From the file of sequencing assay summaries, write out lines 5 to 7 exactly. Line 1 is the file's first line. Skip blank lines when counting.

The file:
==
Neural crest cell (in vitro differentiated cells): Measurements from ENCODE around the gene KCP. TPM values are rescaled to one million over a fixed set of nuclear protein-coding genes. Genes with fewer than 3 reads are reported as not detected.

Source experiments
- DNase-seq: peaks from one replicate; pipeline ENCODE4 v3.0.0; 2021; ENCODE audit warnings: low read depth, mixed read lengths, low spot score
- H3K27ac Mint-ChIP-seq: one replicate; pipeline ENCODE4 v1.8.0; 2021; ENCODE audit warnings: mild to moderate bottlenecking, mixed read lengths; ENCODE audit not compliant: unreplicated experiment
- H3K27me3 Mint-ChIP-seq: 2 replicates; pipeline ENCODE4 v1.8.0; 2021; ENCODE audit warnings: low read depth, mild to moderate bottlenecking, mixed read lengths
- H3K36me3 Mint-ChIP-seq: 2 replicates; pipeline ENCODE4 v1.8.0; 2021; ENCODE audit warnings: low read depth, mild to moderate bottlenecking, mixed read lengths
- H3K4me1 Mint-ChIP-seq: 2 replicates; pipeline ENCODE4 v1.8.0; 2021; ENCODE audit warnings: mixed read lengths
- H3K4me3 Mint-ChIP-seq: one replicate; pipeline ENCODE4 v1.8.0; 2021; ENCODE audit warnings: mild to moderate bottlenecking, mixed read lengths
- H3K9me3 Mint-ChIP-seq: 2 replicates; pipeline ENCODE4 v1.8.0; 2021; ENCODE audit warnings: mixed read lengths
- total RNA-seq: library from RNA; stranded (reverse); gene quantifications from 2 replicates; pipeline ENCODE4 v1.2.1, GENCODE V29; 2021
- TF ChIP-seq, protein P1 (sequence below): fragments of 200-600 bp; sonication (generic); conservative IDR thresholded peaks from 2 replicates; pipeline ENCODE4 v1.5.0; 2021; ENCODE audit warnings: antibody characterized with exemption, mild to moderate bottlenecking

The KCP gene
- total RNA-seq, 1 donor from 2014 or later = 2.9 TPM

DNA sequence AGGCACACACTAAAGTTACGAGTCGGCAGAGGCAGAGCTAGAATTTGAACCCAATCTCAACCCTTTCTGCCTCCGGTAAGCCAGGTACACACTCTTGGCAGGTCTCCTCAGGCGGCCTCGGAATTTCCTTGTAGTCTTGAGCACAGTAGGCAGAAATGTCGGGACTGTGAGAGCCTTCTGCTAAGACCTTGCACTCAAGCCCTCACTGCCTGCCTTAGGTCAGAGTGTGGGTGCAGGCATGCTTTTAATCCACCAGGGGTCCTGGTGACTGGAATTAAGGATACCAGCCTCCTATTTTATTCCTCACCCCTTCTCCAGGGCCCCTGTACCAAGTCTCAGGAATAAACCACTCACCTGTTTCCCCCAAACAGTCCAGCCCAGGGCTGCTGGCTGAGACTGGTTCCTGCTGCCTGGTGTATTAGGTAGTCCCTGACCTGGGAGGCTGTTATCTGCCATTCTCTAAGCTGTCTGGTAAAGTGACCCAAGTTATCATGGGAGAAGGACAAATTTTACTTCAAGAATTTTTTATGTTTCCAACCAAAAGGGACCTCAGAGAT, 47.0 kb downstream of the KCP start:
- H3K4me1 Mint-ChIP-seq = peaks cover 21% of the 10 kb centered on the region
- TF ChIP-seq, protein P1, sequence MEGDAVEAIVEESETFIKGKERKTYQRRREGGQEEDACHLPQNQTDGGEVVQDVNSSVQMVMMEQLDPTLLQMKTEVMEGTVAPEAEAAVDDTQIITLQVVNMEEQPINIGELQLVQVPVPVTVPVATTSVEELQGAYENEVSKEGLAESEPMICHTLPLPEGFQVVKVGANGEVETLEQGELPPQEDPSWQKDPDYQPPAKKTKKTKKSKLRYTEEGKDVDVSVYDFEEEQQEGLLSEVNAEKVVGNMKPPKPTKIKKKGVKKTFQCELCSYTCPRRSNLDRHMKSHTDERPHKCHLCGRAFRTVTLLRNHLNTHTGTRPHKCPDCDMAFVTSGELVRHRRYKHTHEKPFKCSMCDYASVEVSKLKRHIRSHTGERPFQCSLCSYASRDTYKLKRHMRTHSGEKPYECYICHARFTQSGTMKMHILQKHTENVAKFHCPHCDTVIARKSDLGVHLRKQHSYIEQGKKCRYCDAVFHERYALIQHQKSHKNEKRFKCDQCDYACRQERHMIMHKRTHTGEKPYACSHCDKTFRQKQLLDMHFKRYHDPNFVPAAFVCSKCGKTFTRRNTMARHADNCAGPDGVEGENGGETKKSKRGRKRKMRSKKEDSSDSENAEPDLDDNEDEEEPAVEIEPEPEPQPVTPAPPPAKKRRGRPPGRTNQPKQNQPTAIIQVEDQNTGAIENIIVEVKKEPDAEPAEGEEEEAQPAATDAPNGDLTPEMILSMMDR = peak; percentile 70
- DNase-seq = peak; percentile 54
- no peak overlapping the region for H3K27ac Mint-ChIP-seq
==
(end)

- H3K27me3 Mint-ChIP-seq: 2 replicates; pipeline ENCODE4 v1.8.0; 2021; ENCODE audit warnings: low read depth, mild to moderate bottlenecking, mixed read lengths
- H3K36me3 Mint-ChIP-seq: 2 replicates; pipeline ENCODE4 v1.8.0; 2021; ENCODE audit warnings: low read depth, mild to moderate bottlenecking, mixed read lengths
- H3K4me1 Mint-ChIP-seq: 2 replicates; pipeline ENCODE4 v1.8.0; 2021; ENCODE audit warnings: mixed read lengths